A sharp needle pierced her neck. She ripped the tipped dart from her skin but knew it was too late. The poison was rushing through her bloodstream – she had seconds left.
Abby Sorrensten was losing control with each passing second. Anger burned within. It had been with her all these years, buried deep, growing stronger day by day, beat by beat. She tried to push it down but the treatment these men inflicted on her for the past thirteen years had taken its toll, weakened her to the point she could no longer contain it.
Since she was four she had been covered with gashes and bruises, stitched skin, smashed knuckles. Her so-called training had given her endless concussions, broken bones, continuous loss of blood. Not once did the men who trained her, the members of the Order, offer sympathy or remorse.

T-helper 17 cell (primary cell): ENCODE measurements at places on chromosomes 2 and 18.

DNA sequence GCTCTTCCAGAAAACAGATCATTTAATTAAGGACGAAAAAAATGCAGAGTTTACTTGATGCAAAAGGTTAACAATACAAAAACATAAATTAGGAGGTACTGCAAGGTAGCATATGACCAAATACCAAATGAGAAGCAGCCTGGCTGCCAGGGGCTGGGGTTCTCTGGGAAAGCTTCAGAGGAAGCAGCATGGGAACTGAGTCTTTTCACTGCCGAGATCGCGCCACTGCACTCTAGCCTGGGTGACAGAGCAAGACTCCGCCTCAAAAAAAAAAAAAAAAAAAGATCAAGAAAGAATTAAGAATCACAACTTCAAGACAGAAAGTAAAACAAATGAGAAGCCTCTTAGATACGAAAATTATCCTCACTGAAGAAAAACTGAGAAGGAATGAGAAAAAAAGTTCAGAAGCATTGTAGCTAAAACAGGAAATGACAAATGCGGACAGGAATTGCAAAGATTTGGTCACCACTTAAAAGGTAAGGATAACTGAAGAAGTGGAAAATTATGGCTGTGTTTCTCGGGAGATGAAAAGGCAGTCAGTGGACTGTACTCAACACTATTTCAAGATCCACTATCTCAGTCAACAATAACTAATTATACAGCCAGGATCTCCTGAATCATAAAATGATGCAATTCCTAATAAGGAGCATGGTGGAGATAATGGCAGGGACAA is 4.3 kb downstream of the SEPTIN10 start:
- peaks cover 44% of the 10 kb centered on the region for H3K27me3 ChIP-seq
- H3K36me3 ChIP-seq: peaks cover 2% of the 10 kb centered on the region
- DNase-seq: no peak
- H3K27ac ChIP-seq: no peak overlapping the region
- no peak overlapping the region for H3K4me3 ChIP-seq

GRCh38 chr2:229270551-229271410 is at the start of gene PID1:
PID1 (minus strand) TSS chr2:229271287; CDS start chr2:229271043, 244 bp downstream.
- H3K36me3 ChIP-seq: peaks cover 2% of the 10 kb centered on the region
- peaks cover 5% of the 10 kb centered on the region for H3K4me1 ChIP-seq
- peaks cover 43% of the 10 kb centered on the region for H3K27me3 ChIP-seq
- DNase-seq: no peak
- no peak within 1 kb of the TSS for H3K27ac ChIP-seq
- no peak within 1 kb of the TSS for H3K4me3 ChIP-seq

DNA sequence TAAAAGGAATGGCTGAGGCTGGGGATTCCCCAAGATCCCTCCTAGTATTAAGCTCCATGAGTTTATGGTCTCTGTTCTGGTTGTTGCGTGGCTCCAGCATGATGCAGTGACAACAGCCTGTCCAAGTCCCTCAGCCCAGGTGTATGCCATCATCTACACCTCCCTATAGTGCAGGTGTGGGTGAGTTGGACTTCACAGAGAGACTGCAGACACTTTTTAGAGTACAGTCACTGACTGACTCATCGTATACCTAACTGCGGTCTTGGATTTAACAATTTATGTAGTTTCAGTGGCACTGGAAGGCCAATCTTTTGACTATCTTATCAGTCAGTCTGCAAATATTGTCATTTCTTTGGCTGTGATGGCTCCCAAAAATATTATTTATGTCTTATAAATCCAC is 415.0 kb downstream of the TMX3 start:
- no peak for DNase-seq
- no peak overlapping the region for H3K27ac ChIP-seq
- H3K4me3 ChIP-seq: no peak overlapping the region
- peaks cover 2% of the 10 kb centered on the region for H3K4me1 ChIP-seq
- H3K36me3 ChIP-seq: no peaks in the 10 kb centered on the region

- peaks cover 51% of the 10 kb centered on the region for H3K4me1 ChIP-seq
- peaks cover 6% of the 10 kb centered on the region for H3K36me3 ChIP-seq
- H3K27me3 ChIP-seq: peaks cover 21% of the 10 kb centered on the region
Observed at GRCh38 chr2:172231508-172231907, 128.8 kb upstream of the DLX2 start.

So why should she?
She glared at the man leaning over the balcony, still aiming the tranquilizer mechanism her way. Her green eyes had transformed when the anger took over. Her cold, black eyes were sharper, clearer – fewer colors offered less distraction.
She growled as the man pulled the cord of the crossbow towards him, preparing to fire again. A sudden burst of energy shot to her right hand and radiated an intense glow. Without fear or hesitation, she thrust her arm in his direction.
A burst of fire escaped her hand and engulfed him. The screams were excruciating. He flailed about, lighting up the wooden floor beneath him.